Catholic Bishops' Conference of India Plenary Assembly Statement

“When we look at our country, we see corruption plaguing every sphere of society. In such a scenario, Church institutions must be an example of transparency and probity.”

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The following is the full statement of India’s conference of bishops (CBCI) who held their 31st plenary meeting 5-12 February 2014. The theme was: “Renewed Church for a Renewed Society – Responding to the Call of Vatican II.”

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Renewed Church for a Renewed Society – Responding to the Call of Vatican II

1. We, the 187 member-bishops of the Catholic Bishops’ Conference of India (CBCI), came together at the Alphonsian Pastoral Institute, Palai in Kerala, the place sanctified by St. Alphonsa, from February 5 -12, 2014, for the 31st Plenary Assembly. In continuation of the 30th Plenary Assembly’s theme, Role of the Church for a Better India, the Bishops deliberated, under the guidance of the Holy Spirit, on the theme: “Renewed Church for a Renewed Society – Responding to the Call of Vatican II”. On the 50th anniversary of the Second Vatican Council (1962-1965), the CBCI Plenary Assembly reflected on this theme in the light of the Second Vatican Council documents in order to draw inspiration for her future course of life and ministry. We took into account the reflections of the Catholic Council of India which studied the same theme at its December 2013 annual meeting in Varanasi.

2. We first recalled the Church’s self-understanding, enshrined in the Constitution on the Church, Lumen Gentium, as the pilgrim People of God, a community rooted in a deep experience of the Trinitarian God in Christ Jesus. Ad Gentes, reminds us that the Church is a community with a mission to evangelize, to proclaim the good news of Jesus to all, a mission entrusted to her by Jesus and the Spirit. The Church exercises her mission in a world marked by a tremendous imbalance: a few very rich and the vast majority poor struggling to eke out a living. The Document on the Church in the Modern World, Gaudium et Spes impels the members of the Church to an involvement in the struggles of suffering humanity based on the principles of respect for the human person, solidarity and effective social dialogue to bridge the gap between the rich and the poor. Finally, the Council document on the Laity, Apostolicam Actuositatem points out that the lay faithful, who form the vast majority in this People of God, have a specific role in society – that of penetrating and perfecting the temporal order in the spirit of the Gospel.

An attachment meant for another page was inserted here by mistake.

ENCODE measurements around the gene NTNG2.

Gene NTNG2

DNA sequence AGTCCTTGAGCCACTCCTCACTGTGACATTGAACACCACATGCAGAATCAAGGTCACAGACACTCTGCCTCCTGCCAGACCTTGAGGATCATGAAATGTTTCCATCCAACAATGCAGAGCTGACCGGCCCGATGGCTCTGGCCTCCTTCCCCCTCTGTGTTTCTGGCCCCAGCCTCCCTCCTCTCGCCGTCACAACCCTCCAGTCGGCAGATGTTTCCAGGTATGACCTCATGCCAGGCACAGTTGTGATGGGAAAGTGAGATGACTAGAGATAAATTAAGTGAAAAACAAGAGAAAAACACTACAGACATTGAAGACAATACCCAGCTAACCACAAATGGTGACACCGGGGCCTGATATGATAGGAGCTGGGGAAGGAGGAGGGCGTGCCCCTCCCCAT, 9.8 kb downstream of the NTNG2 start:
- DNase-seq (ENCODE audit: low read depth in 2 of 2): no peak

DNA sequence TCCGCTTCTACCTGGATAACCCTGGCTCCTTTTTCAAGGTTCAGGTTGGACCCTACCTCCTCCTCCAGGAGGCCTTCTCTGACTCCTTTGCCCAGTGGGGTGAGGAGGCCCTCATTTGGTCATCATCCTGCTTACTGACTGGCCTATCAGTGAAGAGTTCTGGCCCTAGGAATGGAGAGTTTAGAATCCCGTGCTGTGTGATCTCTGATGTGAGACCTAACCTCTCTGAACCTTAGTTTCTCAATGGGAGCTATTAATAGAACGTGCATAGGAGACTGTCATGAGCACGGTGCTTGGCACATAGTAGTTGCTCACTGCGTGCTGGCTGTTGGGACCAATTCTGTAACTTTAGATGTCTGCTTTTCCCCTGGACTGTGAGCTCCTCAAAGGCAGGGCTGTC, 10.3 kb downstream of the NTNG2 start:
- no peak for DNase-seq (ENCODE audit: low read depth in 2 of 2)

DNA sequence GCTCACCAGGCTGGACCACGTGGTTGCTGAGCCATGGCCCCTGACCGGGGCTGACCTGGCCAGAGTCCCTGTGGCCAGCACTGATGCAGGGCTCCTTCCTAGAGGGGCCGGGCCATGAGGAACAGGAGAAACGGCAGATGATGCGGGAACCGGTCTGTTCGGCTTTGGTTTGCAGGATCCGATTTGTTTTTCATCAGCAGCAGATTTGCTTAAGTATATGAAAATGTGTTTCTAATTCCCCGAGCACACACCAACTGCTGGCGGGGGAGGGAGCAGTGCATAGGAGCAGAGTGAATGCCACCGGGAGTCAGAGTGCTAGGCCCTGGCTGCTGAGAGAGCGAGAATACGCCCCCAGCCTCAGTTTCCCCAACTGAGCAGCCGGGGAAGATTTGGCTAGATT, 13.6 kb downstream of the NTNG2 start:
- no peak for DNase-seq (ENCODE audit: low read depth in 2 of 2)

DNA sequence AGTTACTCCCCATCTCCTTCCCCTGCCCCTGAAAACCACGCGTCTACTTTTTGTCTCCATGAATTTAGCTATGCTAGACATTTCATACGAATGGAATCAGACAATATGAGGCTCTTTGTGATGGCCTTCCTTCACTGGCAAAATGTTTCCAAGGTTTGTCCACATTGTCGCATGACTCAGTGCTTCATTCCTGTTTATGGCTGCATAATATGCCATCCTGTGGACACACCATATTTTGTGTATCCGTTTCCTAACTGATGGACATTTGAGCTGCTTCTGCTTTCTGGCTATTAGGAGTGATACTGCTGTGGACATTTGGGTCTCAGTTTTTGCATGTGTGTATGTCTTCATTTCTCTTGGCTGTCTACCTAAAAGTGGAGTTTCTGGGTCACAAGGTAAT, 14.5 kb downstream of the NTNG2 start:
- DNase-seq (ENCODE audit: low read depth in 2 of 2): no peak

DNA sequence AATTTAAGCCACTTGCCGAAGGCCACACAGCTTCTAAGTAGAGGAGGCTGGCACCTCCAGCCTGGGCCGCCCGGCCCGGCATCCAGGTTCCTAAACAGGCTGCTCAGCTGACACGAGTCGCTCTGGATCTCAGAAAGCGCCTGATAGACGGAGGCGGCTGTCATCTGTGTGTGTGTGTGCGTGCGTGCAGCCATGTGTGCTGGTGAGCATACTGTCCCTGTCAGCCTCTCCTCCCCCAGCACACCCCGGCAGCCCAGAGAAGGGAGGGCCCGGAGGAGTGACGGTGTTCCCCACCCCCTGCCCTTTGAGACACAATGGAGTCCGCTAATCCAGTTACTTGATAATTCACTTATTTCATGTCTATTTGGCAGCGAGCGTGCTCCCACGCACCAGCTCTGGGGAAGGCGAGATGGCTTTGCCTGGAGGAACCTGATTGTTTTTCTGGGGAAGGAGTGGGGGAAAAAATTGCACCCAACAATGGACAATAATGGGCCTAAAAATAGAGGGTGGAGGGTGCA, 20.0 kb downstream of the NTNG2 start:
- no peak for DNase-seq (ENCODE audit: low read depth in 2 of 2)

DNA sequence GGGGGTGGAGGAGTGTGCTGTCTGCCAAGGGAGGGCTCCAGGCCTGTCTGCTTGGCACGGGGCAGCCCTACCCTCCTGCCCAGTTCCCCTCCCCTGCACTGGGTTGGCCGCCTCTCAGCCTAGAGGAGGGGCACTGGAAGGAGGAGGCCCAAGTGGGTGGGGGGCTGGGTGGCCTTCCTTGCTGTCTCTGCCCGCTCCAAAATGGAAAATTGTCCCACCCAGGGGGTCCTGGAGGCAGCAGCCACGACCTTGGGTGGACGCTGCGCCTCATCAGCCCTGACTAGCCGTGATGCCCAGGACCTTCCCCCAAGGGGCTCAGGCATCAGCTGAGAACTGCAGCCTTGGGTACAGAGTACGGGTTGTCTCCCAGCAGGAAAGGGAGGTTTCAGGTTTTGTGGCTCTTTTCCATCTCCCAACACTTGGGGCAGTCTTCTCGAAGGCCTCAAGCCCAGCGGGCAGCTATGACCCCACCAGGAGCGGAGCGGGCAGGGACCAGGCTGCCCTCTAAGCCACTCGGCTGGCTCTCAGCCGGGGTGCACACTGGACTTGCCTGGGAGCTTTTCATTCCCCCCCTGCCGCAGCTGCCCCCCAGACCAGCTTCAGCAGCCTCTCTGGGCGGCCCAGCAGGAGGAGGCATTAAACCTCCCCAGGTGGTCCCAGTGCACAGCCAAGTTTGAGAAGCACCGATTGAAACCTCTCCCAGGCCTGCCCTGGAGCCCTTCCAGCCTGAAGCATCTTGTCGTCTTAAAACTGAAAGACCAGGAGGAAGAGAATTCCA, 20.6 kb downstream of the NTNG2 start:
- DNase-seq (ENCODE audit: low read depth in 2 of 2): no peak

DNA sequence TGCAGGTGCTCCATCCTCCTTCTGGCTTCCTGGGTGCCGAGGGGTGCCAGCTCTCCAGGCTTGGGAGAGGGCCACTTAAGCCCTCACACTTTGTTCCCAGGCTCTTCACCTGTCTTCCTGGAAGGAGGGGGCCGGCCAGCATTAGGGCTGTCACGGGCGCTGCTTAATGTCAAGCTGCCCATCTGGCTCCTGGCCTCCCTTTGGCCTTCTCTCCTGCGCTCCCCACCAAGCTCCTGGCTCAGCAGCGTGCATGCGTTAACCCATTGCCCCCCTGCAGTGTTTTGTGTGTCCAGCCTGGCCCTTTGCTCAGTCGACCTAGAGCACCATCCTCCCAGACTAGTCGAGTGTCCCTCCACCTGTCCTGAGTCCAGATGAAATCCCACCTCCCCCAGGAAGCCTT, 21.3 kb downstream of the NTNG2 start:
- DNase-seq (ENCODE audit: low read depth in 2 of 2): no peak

3. When we look at our country, we see corruption plaguing every sphere of society. In such a scenario, Church institutions must be an example of transparency and probity. Another phenomenon is that of internal migration which, while opening opportunities to people, has torn the cultural and religious moorings that sustained them. Globalization too has brought in its wake problems like prolonged working hours which have disrupted family life. We witness the trend to fundamentalism which seeks to dilute the secular character of our nation. Against this trend, we stand by the values upheld by the Indian Constitution and appeal to governments to respect these values.